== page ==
One of Rupert Murdoch's more recent acquisitions, financial daily The Wall Street Journal, is undergoing some changes. According the New York Observer, the Journal is to unveil a weekly arts-and-culture section focused on New York city in early 2010. An internet edition is to materialize much sooner.
Coupled with the introduction of daily sports coverage in March, it seems as if these changes might mean that the famous financial paper is looking to make moves into the general interest sphere.
It seems possible that introducing such a new section is an effort to tackle competition broadsheet, the New York Times, particularly taking into account reports of comments from Murdoch that a culture section could pluck readers from the Times. One unnamed Journal staffer quoted by the Observer begs to differ, however: "I don't think of it being an anti-Times thing. They want this to be a general-interest paper as well as a business paper."
Focusing on culture at a local rather than a national level is a good move, according to Pia Catton, the former culture editor of The New York Sun, who is quoted by the Observer as saying that "The Journal is making a very smart decision by focusing on New York," and adding that "The Times has gone wrong by covering arts nationally and casting the net so wide that they aren't focused on New York anymore." Going local also opens the door for local advertising. "The ad side thought they could sell ads on a local New York basis, given the Broadway scene and the arts scene overall," a Journal staffer told the Observer.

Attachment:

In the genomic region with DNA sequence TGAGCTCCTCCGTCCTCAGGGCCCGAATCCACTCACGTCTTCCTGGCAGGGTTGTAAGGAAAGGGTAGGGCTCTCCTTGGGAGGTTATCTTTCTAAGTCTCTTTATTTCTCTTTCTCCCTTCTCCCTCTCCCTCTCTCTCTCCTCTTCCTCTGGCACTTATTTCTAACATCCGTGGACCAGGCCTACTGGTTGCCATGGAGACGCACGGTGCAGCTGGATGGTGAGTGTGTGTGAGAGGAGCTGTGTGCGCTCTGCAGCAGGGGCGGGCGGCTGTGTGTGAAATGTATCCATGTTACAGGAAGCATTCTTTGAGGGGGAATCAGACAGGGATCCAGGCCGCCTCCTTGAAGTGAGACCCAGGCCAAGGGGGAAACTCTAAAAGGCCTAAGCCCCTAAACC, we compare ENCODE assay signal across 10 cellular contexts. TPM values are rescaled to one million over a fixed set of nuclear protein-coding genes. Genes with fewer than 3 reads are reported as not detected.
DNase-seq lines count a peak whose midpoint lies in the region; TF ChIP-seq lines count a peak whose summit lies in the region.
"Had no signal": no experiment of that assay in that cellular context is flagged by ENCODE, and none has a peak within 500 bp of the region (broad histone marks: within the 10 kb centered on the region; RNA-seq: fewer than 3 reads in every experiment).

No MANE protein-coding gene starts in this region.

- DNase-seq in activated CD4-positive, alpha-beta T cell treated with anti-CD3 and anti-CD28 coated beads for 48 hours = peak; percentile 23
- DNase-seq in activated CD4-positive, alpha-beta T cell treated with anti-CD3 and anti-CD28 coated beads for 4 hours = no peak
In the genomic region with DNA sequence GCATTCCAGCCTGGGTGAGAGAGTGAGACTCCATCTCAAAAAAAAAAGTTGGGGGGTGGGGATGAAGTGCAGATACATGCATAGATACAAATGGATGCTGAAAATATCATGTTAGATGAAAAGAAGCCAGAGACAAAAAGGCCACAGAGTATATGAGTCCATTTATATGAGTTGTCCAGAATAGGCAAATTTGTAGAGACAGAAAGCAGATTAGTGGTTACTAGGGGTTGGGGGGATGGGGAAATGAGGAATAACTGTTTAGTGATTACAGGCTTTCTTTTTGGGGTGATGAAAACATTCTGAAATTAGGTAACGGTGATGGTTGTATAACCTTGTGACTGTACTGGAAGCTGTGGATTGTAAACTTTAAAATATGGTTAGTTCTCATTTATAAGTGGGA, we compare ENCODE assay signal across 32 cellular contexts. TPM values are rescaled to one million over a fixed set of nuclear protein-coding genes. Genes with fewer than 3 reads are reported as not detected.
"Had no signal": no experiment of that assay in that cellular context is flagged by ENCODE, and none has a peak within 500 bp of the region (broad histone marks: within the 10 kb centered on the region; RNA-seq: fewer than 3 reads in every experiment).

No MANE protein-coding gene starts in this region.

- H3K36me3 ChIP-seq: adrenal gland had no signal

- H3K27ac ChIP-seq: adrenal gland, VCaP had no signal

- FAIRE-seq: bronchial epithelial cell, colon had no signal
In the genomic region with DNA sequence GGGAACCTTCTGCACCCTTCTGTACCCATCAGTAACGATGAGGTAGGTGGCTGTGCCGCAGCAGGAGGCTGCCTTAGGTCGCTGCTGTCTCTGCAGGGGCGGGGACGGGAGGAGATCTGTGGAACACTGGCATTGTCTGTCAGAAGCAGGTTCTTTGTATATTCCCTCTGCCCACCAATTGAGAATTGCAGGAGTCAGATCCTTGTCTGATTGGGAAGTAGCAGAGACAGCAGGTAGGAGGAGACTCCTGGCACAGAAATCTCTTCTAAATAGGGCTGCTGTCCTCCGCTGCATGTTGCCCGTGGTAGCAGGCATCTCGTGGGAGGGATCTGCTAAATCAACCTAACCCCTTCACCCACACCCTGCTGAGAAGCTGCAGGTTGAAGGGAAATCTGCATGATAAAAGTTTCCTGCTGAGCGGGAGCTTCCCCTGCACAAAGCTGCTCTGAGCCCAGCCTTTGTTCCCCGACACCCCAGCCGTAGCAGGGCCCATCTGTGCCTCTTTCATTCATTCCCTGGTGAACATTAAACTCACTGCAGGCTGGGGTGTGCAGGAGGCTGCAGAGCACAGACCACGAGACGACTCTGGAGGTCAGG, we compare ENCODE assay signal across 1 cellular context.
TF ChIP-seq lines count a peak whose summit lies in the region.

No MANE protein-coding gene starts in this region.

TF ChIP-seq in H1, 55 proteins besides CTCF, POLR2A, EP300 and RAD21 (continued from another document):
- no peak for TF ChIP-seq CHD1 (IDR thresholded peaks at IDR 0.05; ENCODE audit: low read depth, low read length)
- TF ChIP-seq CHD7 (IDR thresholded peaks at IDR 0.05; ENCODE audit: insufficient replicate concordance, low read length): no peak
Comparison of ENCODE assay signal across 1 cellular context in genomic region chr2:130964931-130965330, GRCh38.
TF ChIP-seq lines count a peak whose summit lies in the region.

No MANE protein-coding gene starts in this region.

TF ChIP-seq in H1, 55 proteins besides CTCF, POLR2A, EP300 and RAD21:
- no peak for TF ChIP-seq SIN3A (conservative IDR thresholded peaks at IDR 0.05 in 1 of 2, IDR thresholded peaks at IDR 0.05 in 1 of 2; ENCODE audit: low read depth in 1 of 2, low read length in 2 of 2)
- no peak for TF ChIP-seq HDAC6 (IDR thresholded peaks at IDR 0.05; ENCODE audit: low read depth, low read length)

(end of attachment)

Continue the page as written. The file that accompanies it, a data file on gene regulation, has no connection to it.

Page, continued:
True/Slant writer Michael Roston, however, does not believe that it is the Times that should be concerned by the WSJ's new culture section. Rather, he points out, it is smaller papers such as the New York Observer itself, and sector-specific publications like the monthly City Arts NYC who should be worried about losing their readers and advertising to the Journal.
It is interesting that the WSJ seems to be making moves towards becoming a general interest publication and hence competing with a paper like the NYT rather than focusing on business news to tackle its financial rival the Financial Times. This might seem particularly surprising since what allows the Journal to successfully charge online is its specialised financial reporting which is unique enough that some readers are prepared to pay.
Does the paper's nod to culture and arts reporting demonstrates a neglect of its true colors as a business-minded broadsheet? After this, and the additional sports coverage and more flamboyant front pages since the paper fell into the hands of the News Corp mogul, what will come next for the WSJ?